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I have a Dictionary and my Key is a String with Wildcards. I want to know if one string match with any key in the dictinary.


String str = "Really Large String";
Dictionary dic = new Dictionary<String, MyClass>();
dic.Add("First+Match*", new MyClass());
dic.Add("*Large*", new MyClass());

Edit: I want to do something like:

foreach(var s in dic.Keys){
    //Do Something
share|improve this question
Where exactly are these wildecards defined and how do you expect them to operate? – Oded Apr 2 '12 at 15:28
make the keys conform to the standard regex format and you should be good to go. you will be able to leverage LINQ + regex in that scenario, too. – code4life Apr 2 '12 at 15:45
@Oded i want to match any Dictionay Key with my String (str) – Makah Apr 2 '12 at 15:55
up vote 2 down vote accepted

Why not,

var dic = Dictionary<Regex, MyClass>()
dic.Add(new Regex("..."), new MyClass)

foreach(var match in dic.Keys.Where(k => k.IsMatch(str)))
    var myClass = dic[match];

Now a question, why use a dictionary at all, why not extend MyClass to match against a string itself, perhaps with a Predicate called Match.

var matchers = new HashSet<MyClass>();
matchers.Add(new MyClass("some regex?");

foreach(var match in matchers.Where(Match(str)))


If you only want the first match then you could use FirstOrDefault instead of Where.

var firstMatch = matchers.FirstOrDefault(Match(str))
if (firstMatch != null)

However, this will make the order of the list significant.


A partial implementation of MyClass to iclude a Match predicate could be ...

partial class MyClass
    private readonly RegEx matcher;

    public MyClass(string regEx)
        matcher = new RegEx(regEx);

    public bool Match(string value)
        return matcher.IsMatch(value);
share|improve this answer
I want only the first match, but thanks, i understood. – Makah Apr 2 '12 at 19:14
Thanks for your answer. I forgot about Where and FirstOrDEfault methods. To complete this post it will be nice if you add an implementation of Match(). I could add my Match(), but edit your answer wouldn't be polite. :) – Makah Apr 3 '12 at 13:05
@Makah as requested. – Jodrell Apr 3 '12 at 13:35
If you are comparing against the same wildcards frequently, it's often worth using the compile option to the RegEx constructor. – Malcolm Jan 14 '13 at 14:51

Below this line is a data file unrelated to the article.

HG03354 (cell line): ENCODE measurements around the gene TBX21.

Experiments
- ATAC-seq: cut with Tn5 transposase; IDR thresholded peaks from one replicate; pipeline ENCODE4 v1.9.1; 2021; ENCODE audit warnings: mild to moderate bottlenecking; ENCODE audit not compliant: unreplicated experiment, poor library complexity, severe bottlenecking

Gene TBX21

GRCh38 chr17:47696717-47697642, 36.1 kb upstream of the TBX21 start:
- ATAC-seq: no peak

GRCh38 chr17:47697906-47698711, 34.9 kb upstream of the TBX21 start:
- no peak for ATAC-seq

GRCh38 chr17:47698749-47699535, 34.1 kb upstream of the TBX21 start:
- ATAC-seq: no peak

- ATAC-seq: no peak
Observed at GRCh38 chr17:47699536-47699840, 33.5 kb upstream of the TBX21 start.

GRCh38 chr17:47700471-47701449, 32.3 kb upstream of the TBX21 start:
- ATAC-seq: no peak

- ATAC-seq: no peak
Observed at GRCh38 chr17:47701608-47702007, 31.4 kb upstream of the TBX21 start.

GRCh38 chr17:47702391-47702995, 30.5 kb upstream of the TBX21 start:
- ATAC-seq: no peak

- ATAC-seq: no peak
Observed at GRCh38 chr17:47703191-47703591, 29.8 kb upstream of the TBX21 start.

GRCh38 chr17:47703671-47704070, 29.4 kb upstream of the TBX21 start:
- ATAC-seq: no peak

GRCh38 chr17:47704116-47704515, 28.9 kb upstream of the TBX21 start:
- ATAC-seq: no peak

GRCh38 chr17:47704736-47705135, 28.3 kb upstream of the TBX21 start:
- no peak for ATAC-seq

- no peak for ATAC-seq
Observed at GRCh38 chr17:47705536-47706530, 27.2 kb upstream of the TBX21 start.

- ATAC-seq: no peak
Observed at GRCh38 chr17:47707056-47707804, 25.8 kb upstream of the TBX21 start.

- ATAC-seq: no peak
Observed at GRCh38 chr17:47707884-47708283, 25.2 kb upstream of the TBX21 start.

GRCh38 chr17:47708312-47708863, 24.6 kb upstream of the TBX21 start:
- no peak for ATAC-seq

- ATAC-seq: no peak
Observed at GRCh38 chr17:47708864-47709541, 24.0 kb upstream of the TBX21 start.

You can use RegEx, simply convert a string with wildcards to a regex pattern (I assume you want to use the pretty old standard "*" and "?" wildcards):

public static string ToRegEx(string pattern)
    return Regex.Escape(pattern).Replace("\\*", ".*").Replace("\\?", ".");
share|improve this answer

This explanation is going to be a bit longer than I'd like, but in a case like this it can be very useful to fully understand what's going on under the hood. Because a particular approach looks efficient in your source code does not mean the CPU sees it the same way. When you're concerned about byte-for-byte execution speed, you have to understand what's happening at the level where the operation will actually be performed. Anything above that level is just semantics and, ultimately, glorified macros that won't give you an accurate picture of what you're actually creating.

Intel / AMD CPU's have a set of repeat-scan instructions that allow you to set a pointer, put a byte into a register, set the number of bytes to scan, and internally the CPU blasts off and runs the scan as a single internal instruction, scanning byte for byte until a match or non-match is found (or the counter runs out). When the counter runs out, it can be a messy process to adjust your pointers and handle the "criteria not met; I ran out of counter!" condition; this won't affect your code directly but it could affect execution time if you're doing a lot of separate searches within a loop. For this reason it's never a bad idea to minimize the number of actual searches being done. It's not a huge factor but it could factor in.

What I do in my own code, in the case of large searches, is scan forward for the first byte. Matching that as a starting point for any further process saves the vast majority of time that would otherwise be wasted by comparing every byte. Let the CPU do it. There's an insane amount of work the CPU has to do, just to load an instruction and get ready to execute it so any time you can cut that work down, the program is going to run faster.

The problem here is that you don't have a lot of direct control over these things. Whatever language you're using is most likely going to use the slowest possible, brute-force approach: pick up a byte, look at it, pick up the next byte, yawn yawn yawn. If that's how your language is doing it (most do), then there isn't going to be much difference between any two choices for coding methodology: they're already all stuck in the performance basement. If you were in a situation where you could insert a block of assembly code, you'd be at an enormous benefit. But most people are forbidden from doing that because in 1985 it was considered illegal. Of course there are 32 and 64 bit issues to consider but those can be accounted for. Anyway, the bottom line is that if you can find out exactly what your particular language does, then take that into consideration. If it's doing the hunt-and-peck method of comparing strings, then the battle is already lost and most of what you do to tweak your code is probably not going to have much effect.

share|improve this answer
Don't you find assembler too blunt though. Why not write your own microcode or better still, develop a new processing unit for handling string comparisons? Maybe we should abandon the limitations of the Von Nuemann architechture altogether. (forgive my intentional sarcasm.) The question is tagged with c# right. – Jodrell Apr 2 '12 at 16:25
-1, very off the mark – MiMo Apr 2 '12 at 16:48

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